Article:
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On Large and Small Asylums

  • T. Claye Shaw (a1)

It seems to be generally assumed that asylums were built large, either on the idea that they could be more cheaply constructed or that they could be maintained at less average weekly cost than small ones, but I doubt if such is the true reason of the growth of large asylums, or of the development into large of small ones. Convenience would appear more to have determined the size than any other consideration, a thing not to be wondered at if such large counties as Yorkshire, Surrey, and Middlesex are regarded, where the visiting committees of magistrates are largely taxed as to their time in attending institutions placed often at long distances from each other. But all these considerations of convenience ought to, and no doubt would, disappear if it were abundantly manifest that the outcry raised against large asylums as causing a higher death-rate, lower recovery rate, and heavier weekly charge could be substantiated.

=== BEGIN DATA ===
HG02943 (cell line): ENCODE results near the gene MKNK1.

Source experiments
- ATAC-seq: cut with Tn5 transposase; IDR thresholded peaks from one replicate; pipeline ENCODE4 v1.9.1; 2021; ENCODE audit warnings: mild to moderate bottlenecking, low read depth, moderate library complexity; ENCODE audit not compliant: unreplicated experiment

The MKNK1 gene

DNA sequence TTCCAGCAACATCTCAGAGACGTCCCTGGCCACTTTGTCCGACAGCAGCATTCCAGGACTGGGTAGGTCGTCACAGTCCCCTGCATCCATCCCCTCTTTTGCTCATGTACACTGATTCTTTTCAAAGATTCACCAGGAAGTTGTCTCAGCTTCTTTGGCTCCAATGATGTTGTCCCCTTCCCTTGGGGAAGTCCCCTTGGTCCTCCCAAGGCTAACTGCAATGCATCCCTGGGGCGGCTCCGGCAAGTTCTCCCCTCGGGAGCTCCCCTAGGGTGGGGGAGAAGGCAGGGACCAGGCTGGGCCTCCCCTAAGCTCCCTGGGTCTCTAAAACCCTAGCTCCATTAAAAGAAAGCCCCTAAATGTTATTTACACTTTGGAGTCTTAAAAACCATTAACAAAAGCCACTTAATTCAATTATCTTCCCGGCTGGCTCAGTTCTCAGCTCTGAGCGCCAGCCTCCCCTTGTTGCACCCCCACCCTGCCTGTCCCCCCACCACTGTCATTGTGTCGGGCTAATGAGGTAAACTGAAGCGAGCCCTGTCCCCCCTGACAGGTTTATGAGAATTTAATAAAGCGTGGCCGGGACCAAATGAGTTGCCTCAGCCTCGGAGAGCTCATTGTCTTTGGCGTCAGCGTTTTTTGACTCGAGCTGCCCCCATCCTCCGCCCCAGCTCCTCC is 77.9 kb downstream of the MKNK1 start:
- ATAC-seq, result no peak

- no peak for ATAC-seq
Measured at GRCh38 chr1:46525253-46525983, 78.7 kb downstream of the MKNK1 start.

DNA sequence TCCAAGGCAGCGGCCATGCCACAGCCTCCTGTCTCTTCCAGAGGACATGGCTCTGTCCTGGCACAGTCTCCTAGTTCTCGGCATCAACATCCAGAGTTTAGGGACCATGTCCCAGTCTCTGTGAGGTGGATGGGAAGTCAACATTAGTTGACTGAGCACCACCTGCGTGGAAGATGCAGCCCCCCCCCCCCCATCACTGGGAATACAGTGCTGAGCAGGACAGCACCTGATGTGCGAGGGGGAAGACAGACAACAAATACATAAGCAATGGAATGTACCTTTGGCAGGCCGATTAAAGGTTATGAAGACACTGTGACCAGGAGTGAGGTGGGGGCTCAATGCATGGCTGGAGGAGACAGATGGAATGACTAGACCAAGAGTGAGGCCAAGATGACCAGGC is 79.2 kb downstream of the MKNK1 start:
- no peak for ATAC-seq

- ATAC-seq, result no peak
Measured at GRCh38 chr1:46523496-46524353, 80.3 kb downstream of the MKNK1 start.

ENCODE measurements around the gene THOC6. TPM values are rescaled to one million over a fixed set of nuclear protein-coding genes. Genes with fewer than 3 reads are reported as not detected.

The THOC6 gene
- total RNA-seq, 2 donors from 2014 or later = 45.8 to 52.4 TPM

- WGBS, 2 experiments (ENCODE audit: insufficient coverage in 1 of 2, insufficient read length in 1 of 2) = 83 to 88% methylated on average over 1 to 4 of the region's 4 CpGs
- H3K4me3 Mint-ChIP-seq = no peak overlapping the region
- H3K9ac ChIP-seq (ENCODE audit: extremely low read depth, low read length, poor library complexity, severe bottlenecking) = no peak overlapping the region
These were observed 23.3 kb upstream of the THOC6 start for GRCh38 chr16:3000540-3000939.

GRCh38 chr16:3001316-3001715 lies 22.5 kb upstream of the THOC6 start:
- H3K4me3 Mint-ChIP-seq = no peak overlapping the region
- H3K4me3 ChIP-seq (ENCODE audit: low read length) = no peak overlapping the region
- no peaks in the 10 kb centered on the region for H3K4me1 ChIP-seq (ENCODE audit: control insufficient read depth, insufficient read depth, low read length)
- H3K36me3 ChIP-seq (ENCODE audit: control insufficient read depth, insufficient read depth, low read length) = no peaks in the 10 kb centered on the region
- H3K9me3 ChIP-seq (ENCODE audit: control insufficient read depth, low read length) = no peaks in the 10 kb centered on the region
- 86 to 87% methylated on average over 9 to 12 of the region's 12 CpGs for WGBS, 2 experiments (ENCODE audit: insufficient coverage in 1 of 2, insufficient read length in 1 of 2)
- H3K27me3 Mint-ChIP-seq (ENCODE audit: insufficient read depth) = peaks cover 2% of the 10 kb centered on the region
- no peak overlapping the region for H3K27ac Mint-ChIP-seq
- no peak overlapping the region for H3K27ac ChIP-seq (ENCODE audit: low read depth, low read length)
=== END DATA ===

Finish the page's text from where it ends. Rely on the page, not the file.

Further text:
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The British Journal of Psychiatry
  • ISSN: -
  • EISSN: 2514-9946
  • URL: /core/journals/the-british-journal-of-psychiatry
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On Large and Small Asylums

  • T. Claye Shaw (a1)
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